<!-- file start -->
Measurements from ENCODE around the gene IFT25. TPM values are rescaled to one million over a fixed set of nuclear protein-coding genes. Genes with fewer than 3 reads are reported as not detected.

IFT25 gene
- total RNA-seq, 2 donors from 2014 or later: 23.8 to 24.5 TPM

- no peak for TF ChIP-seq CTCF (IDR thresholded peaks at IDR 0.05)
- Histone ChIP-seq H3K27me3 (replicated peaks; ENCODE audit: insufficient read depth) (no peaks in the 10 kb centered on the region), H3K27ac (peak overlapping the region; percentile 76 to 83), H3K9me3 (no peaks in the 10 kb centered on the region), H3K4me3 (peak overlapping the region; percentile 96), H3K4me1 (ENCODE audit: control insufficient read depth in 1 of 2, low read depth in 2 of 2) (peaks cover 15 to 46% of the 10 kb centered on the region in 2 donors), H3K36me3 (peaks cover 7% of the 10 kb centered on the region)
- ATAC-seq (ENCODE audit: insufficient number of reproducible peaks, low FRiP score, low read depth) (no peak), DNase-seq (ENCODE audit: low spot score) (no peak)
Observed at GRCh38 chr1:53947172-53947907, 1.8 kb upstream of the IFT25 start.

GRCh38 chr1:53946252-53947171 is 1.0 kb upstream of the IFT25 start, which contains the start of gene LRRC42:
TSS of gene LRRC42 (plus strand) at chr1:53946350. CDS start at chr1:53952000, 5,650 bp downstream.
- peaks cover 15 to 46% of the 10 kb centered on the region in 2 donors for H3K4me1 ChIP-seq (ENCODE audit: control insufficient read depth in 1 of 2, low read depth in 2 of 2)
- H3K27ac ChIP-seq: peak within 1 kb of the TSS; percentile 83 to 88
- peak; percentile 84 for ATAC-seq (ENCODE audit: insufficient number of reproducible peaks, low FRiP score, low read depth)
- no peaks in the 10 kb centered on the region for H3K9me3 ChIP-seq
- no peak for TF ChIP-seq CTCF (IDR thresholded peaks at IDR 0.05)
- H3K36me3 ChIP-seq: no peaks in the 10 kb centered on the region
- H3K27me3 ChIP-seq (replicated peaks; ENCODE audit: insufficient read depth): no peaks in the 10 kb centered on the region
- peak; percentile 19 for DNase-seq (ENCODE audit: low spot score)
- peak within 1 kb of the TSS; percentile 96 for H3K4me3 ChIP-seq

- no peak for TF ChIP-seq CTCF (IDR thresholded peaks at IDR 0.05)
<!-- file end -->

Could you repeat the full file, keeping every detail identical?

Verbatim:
Measurements from ENCODE around the gene IFT25. TPM values are rescaled to one million over a fixed set of nuclear protein-coding genes. Genes with fewer than 3 reads are reported as not detected.

IFT25 gene
- total RNA-seq, 2 donors from 2014 or later: 23.8 to 24.5 TPM

- no peak for TF ChIP-seq CTCF (IDR thresholded peaks at IDR 0.05)
- Histone ChIP-seq H3K27me3 (replicated peaks; ENCODE audit: insufficient read depth) (no peaks in the 10 kb centered on the region), H3K27ac (peak overlapping the region; percentile 76 to 83), H3K9me3 (no peaks in the 10 kb centered on the region), H3K4me3 (peak overlapping the region; percentile 96), H3K4me1 (ENCODE audit: control insufficient read depth in 1 of 2, low read depth in 2 of 2) (peaks cover 15 to 46% of the 10 kb centered on the region in 2 donors), H3K36me3 (peaks cover 7% of the 10 kb centered on the region)
- ATAC-seq (ENCODE audit: insufficient number of reproducible peaks, low FRiP score, low read depth) (no peak), DNase-seq (ENCODE audit: low spot score) (no peak)
Observed at GRCh38 chr1:53947172-53947907, 1.8 kb upstream of the IFT25 start.

GRCh38 chr1:53946252-53947171 is 1.0 kb upstream of the IFT25 start, which contains the start of gene LRRC42:
TSS of gene LRRC42 (plus strand) at chr1:53946350. CDS start at chr1:53952000, 5,650 bp downstream.
- peaks cover 15 to 46% of the 10 kb centered on the region in 2 donors for H3K4me1 ChIP-seq (ENCODE audit: control insufficient read depth in 1 of 2, low read depth in 2 of 2)
- H3K27ac ChIP-seq: peak within 1 kb of the TSS; percentile 83 to 88
- peak; percentile 84 for ATAC-seq (ENCODE audit: insufficient number of reproducible peaks, low FRiP score, low read depth)
- no peaks in the 10 kb centered on the region for H3K9me3 ChIP-seq
- no peak for TF ChIP-seq CTCF (IDR thresholded peaks at IDR 0.05)
- H3K36me3 ChIP-seq: no peaks in the 10 kb centered on the region
- H3K27me3 ChIP-seq (replicated peaks; ENCODE audit: insufficient read depth): no peaks in the 10 kb centered on the region
- peak; percentile 19 for DNase-seq (ENCODE audit: low spot score)
- peak within 1 kb of the TSS; percentile 96 for H3K4me3 ChIP-seq

- no peak for TF ChIP-seq CTCF (IDR thresholded peaks at IDR 0.05)